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N2 - Background: Long-term oncologic outcomes after minimally invasive surgery (MIS) for rectal adenocarcinoma compared to open surgery continue to be debated. We aimed to review our high-volume single-institution outcomes in MIS rectal cancer surgery. Methods: A retrospective review of a prospectively collected database was completed of all consecutive adult patients with rectal adenocarcinoma treated from January 2005 through December 2011. Stage IV or recurrent disease was excluded. Demographics and operative and pathologic details were reviewed and reported. Primary endpoints include survival and recurrence. Results: A total of 324 patients were included and median follow-up was 54 months (IQR = 37.0, 78.8). The mean age was 58.2 ± 14.1 years. Tumors were in the upper rectum in 111 patients, mid-rectum in 113 patients, and lower rectum in 100 patients. Stage III disease was most common (49.4%). Overall conversion to open procedure rate was 13.9%. The circumferential radial margin was positive in only 1 patient (0.3%) and the mean lymph node yield was 24.7 ± 17.2. Cancer recurred in 42 patients (13%), 10 (2.5%) patients developed local recurrence, 32 (9.8%) developed distant metastasis, and 2 (0.6%) patients had both. The 5-year overall survival for stage 0, 1, 2, and 3 disease is 96, 91, 80, and 77%, respectively (p = 0.015). Conclusion: In carefully selected rectal cancer patients treated with MIS, long-term outcomes of survival and recurrence appear to compare favorably to previously published series.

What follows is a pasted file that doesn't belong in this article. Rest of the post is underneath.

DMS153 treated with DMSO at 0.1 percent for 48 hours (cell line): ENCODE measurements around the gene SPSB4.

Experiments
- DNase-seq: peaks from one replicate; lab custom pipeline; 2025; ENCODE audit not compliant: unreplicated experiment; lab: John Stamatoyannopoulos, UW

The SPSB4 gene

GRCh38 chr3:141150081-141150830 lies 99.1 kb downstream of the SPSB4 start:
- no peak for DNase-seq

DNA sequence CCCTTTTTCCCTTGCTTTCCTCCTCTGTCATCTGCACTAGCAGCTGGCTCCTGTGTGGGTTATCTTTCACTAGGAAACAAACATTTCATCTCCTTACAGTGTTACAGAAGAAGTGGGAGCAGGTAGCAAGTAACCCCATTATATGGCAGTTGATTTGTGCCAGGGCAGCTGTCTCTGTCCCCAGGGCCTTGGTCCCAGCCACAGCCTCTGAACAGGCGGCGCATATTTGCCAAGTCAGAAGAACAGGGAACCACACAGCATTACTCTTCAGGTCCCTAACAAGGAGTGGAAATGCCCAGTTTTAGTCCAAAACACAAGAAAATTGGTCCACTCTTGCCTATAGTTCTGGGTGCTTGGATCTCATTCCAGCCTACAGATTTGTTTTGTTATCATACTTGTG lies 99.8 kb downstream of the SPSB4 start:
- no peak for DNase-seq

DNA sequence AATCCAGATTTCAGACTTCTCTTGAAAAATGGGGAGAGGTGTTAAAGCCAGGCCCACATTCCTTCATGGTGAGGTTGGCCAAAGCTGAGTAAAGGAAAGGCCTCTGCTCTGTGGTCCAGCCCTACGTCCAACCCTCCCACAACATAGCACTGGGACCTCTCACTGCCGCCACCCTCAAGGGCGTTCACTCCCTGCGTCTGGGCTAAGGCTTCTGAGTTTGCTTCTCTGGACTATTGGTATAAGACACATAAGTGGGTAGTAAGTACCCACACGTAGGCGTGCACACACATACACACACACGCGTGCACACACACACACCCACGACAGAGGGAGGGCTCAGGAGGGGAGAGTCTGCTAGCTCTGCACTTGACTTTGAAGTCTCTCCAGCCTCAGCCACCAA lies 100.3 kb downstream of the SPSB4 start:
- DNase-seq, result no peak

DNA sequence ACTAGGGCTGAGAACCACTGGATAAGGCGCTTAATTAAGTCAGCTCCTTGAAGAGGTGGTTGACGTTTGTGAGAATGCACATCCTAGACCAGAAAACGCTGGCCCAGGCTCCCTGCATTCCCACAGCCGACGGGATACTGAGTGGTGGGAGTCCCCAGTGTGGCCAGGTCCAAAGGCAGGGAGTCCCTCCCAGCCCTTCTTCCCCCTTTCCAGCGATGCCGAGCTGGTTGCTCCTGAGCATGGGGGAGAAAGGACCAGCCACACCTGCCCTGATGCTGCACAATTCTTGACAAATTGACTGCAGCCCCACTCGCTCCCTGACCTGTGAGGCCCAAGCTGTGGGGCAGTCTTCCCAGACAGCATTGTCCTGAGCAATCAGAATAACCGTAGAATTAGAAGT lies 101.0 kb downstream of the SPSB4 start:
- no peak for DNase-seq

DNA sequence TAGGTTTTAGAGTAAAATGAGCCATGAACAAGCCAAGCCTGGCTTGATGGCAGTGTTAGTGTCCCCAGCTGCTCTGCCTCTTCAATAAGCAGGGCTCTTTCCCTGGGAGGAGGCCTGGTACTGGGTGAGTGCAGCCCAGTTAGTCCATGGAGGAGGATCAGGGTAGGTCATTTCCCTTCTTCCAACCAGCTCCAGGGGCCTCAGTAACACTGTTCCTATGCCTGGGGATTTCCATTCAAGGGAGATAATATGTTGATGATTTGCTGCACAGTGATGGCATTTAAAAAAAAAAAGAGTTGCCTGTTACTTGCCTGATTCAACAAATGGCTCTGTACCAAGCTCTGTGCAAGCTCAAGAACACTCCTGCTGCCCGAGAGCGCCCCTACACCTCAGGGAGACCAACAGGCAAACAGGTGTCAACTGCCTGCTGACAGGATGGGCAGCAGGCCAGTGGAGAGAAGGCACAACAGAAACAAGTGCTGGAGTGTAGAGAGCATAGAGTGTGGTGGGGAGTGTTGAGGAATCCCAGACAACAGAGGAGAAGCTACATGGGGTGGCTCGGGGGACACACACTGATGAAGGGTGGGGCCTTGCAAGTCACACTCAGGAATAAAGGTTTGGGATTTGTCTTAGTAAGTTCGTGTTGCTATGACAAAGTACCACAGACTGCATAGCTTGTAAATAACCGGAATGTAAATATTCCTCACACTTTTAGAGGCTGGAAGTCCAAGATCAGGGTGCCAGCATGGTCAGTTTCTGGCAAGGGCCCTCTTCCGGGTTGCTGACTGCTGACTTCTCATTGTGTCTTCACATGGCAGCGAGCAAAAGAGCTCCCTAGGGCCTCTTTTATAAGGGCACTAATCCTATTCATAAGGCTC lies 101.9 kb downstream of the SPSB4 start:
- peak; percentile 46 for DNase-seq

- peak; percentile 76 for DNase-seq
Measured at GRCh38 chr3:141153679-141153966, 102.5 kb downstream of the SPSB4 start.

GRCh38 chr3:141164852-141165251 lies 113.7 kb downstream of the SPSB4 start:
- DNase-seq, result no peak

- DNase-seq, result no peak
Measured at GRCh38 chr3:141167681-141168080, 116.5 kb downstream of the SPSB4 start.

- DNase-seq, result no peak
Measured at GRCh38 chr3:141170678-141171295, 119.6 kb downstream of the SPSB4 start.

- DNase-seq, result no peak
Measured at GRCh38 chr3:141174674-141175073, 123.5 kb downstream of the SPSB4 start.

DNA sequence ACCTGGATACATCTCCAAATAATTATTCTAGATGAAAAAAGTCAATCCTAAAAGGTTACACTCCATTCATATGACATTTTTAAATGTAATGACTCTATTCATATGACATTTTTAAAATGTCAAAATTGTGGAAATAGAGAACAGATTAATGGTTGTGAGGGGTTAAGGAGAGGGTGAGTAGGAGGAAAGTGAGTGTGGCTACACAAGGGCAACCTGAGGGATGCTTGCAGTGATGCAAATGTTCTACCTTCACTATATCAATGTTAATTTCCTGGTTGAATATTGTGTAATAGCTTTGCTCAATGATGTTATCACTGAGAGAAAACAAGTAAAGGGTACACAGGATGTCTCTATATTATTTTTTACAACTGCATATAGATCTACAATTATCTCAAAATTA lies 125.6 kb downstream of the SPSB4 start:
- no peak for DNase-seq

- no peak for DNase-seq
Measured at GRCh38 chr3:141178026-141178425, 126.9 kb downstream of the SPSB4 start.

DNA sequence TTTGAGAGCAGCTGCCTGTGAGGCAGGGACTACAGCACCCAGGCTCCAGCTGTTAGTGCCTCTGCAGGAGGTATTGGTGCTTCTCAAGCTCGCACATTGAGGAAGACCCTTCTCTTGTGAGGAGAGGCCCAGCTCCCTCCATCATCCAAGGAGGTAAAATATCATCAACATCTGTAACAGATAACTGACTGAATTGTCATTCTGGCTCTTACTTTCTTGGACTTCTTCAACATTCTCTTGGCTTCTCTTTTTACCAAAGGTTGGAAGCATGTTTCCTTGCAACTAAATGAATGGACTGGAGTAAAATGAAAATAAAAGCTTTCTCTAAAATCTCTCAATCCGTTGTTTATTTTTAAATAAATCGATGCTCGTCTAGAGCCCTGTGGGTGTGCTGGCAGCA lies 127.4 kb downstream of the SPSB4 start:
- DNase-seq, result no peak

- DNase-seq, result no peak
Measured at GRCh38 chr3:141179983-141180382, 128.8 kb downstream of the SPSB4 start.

AB - Background: Long-term oncologic outcomes after minimally invasive surgery (MIS) for rectal adenocarcinoma compared to open surgery continue to be debated. We aimed to review our high-volume single-institution outcomes in MIS rectal cancer surgery. Methods: A retrospective review of a prospectively collected database was completed of all consecutive adult patients with rectal adenocarcinoma treated from January 2005 through December 2011. Stage IV or recurrent disease was excluded. Demographics and operative and pathologic details were reviewed and reported. Primary endpoints include survival and recurrence. Results: A total of 324 patients were included and median follow-up was 54 months (IQR = 37.0, 78.8). The mean age was 58.2 ± 14.1 years. Tumors were in the upper rectum in 111 patients, mid-rectum in 113 patients, and lower rectum in 100 patients. Stage III disease was most common (49.4%). Overall conversion to open procedure rate was 13.9%. The circumferential radial margin was positive in only 1 patient (0.3%) and the mean lymph node yield was 24.7 ± 17.2. Cancer recurred in 42 patients (13%), 10 (2.5%) patients developed local recurrence, 32 (9.8%) developed distant metastasis, and 2 (0.6%) patients had both. The 5-year overall survival for stage 0, 1, 2, and 3 disease is 96, 91, 80, and 77%, respectively (p = 0.015). Conclusion: In carefully selected rectal cancer patients treated with MIS, long-term outcomes of survival and recurrence appear to compare favorably to previously published series.